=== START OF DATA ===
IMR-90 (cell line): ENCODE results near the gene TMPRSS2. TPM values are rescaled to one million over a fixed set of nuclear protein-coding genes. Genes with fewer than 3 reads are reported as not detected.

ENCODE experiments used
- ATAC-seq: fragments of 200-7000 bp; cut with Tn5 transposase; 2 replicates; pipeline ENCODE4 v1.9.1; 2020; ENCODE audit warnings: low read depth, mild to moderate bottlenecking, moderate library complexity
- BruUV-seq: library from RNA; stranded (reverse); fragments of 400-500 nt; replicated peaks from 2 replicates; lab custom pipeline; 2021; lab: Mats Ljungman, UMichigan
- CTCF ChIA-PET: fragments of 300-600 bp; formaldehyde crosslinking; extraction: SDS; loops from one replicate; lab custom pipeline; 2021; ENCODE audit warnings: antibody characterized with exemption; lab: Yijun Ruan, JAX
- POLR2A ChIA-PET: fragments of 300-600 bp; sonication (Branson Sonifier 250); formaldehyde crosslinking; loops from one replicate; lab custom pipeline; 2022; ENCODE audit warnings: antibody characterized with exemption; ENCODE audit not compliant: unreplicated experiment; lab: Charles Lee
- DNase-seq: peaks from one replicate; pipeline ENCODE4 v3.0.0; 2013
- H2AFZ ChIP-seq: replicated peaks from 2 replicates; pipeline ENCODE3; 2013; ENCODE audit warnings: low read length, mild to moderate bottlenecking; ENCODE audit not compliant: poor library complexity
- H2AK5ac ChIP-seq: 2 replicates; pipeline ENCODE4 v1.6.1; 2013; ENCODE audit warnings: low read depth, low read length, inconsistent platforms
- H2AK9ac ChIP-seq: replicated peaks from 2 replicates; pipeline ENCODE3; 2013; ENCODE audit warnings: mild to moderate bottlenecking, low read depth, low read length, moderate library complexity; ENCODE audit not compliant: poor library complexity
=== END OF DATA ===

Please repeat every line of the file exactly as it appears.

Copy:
IMR-90 (cell line): ENCODE results near the gene TMPRSS2. TPM values are rescaled to one million over a fixed set of nuclear protein-coding genes. Genes with fewer than 3 reads are reported as not detected.

ENCODE experiments used
- ATAC-seq: fragments of 200-7000 bp; cut with Tn5 transposase; 2 replicates; pipeline ENCODE4 v1.9.1; 2020; ENCODE audit warnings: low read depth, mild to moderate bottlenecking, moderate library complexity
- BruUV-seq: library from RNA; stranded (reverse); fragments of 400-500 nt; replicated peaks from 2 replicates; lab custom pipeline; 2021; lab: Mats Ljungman, UMichigan
- CTCF ChIA-PET: fragments of 300-600 bp; formaldehyde crosslinking; extraction: SDS; loops from one replicate; lab custom pipeline; 2021; ENCODE audit warnings: antibody characterized with exemption; lab: Yijun Ruan, JAX
- POLR2A ChIA-PET: fragments of 300-600 bp; sonication (Branson Sonifier 250); formaldehyde crosslinking; loops from one replicate; lab custom pipeline; 2022; ENCODE audit warnings: antibody characterized with exemption; ENCODE audit not compliant: unreplicated experiment; lab: Charles Lee
- DNase-seq: peaks from one replicate; pipeline ENCODE4 v3.0.0; 2013
- H2AFZ ChIP-seq: replicated peaks from 2 replicates; pipeline ENCODE3; 2013; ENCODE audit warnings: low read length, mild to moderate bottlenecking; ENCODE audit not compliant: poor library complexity
- H2AK5ac ChIP-seq: 2 replicates; pipeline ENCODE4 v1.6.1; 2013; ENCODE audit warnings: low read depth, low read length, inconsistent platforms
- H2AK9ac ChIP-seq: replicated peaks from 2 replicates; pipeline ENCODE3; 2013; ENCODE audit warnings: mild to moderate bottlenecking, low read depth, low read length, moderate library complexity; ENCODE audit not compliant: poor library complexity